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Supporting Women Entrepreneurs in Africa

In partnership with USADF, Concordia Global Patron Member

MARCH 11, 2021  |  DIgital

9:30-10:30 AM EDT


In support of W-GDP, the Academy for Women Entrepreneurs (AWE) was created in 2019 and launched in 26 countries, with the goal of enhancing female empowerment and gender equality in the developing world. One of Concordia’s Global Patron Members, U.S. African Development Foundation (USADF), has partnered with the U.S. Department of State’s Bureau of Educational and Cultural Affairs (ECA) to expand the AWE Program. This conversation, co-hosted by USADF, engaged with three graduates of the AWE Program, to highlight female entrepreneurs in Africa and the importance of supporting an ecosystem that enables them to thrive.


  • As explained by Manuel Pereira Colocci, the Academy for Women Entrepreneurs (AWE) was created by the U.S. Department of State’s Bureau of Educational and Cultural Affairs (ECA) in 2019 to provide women entrepreneurs with the skills, resources, and networks needed to start and scale successful businesses. AWE is typically centered around the training program DreamBuilder, a massive open online course developed through a partnership with Arizona State University’s School of Global Management and global copper mining company Freeport-McMoRan.
  • According to Melvenia Gueye, the U.S. African Development Foundation (USADF) recognizes that for women it may be more difficult to secure funding and to both launch and maintain their businesses. For this reason, they have partnered with ECA since 2020 to expand the AWE Program. Gueye also spoke about the achievements of this collaboration: in 2020, they reached out to 44 women businesses across 10 African countries to the tune of USD 880,000; in 2021, they expanded AWE to 14 African countries, and they are hoping to provide a similar level of funding.
  • With the month of March spotlighting many prominent women in their field of expertise for Women’s History Month, Gueye asked each panelist—all graduates of the AWE Program—to highlight the most relevant factor when starting their businesses. 
    • For Pamela Mutale Kapekele, it was the networking that AWE allowed her to have and the opportunity to learn from the stories of success and failure of other women entrepreneurs. Even after the program, she continued to research women entrepreneurs in the energy field. By learning about how other women got to where they were, Kapekele was able to steer her own path to victory.
    • For Cecilia Sewera, it was her past experiences that gave her an idea of how to move forward, as she began her entrepreneurial path with two failed businesses. She believed that these first two attempts did not succeed because she was not passionate about the products she was selling. She realized her true passion for manufacturing once she began working at her first startup. As she watched it grow from the ground up, she received the experience she needed to start her own small business.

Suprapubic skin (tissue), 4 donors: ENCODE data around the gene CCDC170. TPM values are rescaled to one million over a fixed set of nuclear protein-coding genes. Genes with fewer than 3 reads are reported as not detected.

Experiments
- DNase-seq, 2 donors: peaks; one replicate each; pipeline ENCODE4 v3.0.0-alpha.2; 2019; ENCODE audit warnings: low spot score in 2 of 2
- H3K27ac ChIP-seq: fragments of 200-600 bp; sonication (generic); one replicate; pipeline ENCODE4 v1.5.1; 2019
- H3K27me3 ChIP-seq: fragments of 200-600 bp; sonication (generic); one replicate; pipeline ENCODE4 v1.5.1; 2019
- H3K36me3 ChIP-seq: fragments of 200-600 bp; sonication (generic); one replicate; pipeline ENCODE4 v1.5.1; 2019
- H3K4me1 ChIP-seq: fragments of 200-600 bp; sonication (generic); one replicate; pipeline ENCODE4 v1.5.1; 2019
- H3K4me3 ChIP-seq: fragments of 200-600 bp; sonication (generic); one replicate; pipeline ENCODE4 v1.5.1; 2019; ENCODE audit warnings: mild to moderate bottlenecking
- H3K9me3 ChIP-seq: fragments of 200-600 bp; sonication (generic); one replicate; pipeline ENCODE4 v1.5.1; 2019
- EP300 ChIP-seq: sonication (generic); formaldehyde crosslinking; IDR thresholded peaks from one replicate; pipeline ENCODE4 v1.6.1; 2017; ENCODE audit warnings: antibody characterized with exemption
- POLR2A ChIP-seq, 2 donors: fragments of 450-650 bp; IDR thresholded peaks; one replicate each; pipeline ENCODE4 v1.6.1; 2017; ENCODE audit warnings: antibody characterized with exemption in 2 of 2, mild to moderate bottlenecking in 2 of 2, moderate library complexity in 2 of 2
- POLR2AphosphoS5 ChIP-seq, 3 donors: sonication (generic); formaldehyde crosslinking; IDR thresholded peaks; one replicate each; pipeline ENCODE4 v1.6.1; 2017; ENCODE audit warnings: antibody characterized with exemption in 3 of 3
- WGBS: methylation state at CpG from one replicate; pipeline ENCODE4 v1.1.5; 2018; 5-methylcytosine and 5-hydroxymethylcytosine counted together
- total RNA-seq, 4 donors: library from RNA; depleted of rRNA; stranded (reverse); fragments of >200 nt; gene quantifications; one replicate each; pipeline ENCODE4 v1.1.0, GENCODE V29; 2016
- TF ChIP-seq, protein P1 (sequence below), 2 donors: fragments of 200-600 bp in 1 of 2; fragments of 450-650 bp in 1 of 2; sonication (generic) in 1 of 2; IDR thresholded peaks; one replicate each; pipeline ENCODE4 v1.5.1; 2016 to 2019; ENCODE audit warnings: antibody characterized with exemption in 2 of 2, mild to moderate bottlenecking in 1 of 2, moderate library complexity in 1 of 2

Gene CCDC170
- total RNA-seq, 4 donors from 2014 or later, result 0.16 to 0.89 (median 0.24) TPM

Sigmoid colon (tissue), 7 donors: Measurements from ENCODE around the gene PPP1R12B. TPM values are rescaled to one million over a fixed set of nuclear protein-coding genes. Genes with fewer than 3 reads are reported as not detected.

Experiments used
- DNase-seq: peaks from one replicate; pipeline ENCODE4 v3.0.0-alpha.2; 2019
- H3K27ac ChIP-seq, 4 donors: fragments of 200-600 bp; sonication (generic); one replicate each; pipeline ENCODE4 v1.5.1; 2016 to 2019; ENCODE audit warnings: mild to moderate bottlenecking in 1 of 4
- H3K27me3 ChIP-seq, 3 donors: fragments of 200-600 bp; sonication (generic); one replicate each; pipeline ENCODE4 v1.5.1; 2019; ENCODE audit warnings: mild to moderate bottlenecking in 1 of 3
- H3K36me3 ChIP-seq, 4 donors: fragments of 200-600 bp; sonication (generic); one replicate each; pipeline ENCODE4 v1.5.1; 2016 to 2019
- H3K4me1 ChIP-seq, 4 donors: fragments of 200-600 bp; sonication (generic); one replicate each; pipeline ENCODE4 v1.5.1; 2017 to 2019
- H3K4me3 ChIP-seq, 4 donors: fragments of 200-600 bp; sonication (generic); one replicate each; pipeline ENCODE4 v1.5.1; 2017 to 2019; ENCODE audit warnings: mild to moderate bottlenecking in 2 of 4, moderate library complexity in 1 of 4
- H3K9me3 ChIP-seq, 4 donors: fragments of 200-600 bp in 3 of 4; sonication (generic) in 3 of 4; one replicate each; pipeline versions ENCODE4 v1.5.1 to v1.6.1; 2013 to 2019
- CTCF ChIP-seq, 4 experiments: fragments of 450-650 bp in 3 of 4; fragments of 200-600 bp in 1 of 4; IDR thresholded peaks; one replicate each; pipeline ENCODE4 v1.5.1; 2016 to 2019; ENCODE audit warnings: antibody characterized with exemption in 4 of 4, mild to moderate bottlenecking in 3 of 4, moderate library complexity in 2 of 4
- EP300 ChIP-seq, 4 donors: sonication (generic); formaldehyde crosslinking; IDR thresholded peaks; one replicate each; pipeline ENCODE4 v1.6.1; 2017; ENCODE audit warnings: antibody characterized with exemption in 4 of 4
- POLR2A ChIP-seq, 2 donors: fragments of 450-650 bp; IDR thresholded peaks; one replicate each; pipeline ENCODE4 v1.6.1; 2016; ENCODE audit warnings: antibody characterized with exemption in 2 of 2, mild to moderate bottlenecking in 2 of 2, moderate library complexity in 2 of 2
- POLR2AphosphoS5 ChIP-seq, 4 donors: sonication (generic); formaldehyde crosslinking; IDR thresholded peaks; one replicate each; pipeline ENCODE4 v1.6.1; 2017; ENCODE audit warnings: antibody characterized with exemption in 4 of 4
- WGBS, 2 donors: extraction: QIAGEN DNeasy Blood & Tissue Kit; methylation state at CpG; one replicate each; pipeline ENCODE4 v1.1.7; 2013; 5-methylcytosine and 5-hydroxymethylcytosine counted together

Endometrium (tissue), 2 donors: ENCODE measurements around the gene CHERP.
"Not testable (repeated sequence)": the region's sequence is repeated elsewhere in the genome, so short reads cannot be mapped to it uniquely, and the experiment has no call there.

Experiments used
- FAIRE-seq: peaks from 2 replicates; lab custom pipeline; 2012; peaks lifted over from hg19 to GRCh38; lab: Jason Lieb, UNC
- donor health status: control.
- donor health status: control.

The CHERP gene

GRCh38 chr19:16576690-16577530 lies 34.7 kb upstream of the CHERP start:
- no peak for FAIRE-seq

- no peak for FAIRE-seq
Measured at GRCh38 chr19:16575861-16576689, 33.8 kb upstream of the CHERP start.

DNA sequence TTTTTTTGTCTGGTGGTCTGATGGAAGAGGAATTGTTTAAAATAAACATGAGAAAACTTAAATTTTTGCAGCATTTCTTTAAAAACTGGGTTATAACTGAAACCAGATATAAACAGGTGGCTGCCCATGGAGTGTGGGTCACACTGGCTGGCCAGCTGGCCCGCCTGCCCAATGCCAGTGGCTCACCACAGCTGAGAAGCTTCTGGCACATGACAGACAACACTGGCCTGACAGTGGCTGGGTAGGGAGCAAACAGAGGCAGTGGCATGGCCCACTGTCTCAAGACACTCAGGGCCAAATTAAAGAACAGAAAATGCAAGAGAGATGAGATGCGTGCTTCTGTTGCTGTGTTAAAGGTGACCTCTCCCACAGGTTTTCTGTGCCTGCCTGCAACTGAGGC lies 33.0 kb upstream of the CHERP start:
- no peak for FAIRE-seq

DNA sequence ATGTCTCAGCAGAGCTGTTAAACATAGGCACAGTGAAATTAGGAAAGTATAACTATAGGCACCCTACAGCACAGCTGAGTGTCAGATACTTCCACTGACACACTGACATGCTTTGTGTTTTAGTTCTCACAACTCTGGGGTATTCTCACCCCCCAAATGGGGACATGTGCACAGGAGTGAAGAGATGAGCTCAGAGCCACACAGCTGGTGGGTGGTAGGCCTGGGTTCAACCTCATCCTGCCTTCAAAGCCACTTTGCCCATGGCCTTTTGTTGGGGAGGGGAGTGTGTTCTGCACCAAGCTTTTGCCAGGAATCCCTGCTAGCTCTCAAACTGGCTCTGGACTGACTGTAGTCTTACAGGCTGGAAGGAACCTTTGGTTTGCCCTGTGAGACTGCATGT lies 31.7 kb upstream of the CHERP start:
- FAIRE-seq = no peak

• Finally, for Johanna Mbengue it was the motivation that AWE gave her to fulfill her mission of serving others. Through the DreamBuilder’s courses, she was able to  reaffirm her purpose in the world.
  • Gueye pointed out that even though laws exist for women to protect their businesses and their inheritances, they are sometimes difficult to access, understand, and apply. To tackle this issue, Mbengue founded JudiMap, a mobile application that shares legal information and offers education around legal issues throughout Senegal. By joining technology and law, her company contributes to nation-building and democracy. 
  • According to Sewera, the DreamBuilder program is very good at giving participants a path into entrepreneurship. Nevertheless, she thinks there is a gap on the practical side. She identified opportunities for improvement by presenting real-life female entrepreneurs to students and adjusting the taught content to a non-U.S. context. 
  • People who do not live in Africa can also support African women-owned businesses. For example, Mutale stated that the best way to do it is by joining networks of women. As remarked by Mbengue, giving entrepreneurship projects visibility by talking about them is also a way to support them. Sewera highlighted that exchange programs for women in business can be good for this purpose. 
  • The AWE Program aims to provide women with the opportunity to push societal boundaries and begin filling in the gap of the “missing middle”. It has educated these three female panelists, and many others, on how to start a small business, as well as given them the funds to grow their businesses from the ground up.
  • COVID-19 has boosted the digital and remote interaction between companies and customers. As exposed by Mutales, the pandemic has led to the creation of the website of Ngweru Solar Services, which has increased its clients base to other countries. Sewera closed the conversation talking about how G&C chemicals turned to online platforms and new telephone services for communicating with clients given the sanitary emergency.

Partnering Lesson

Global development work must consider project or partnership sustainability as a core indicator of success, and design for it. This requires the meaningful inclusion of local populations, partners, and beneficiaries throughout a project conceptualization and into implementation and evaluation periods, in order to ensure an expressed need is being met and that the continuation of activities will be prioritized once initial project funding exits. AWE is in a constant state of expansion and evolution in order to reach new geographies, industries, and entrepreneurs, based on their commitment to stakeholder engagement. This may challenge scale in the short term, but helps support sustained impact in the long term.

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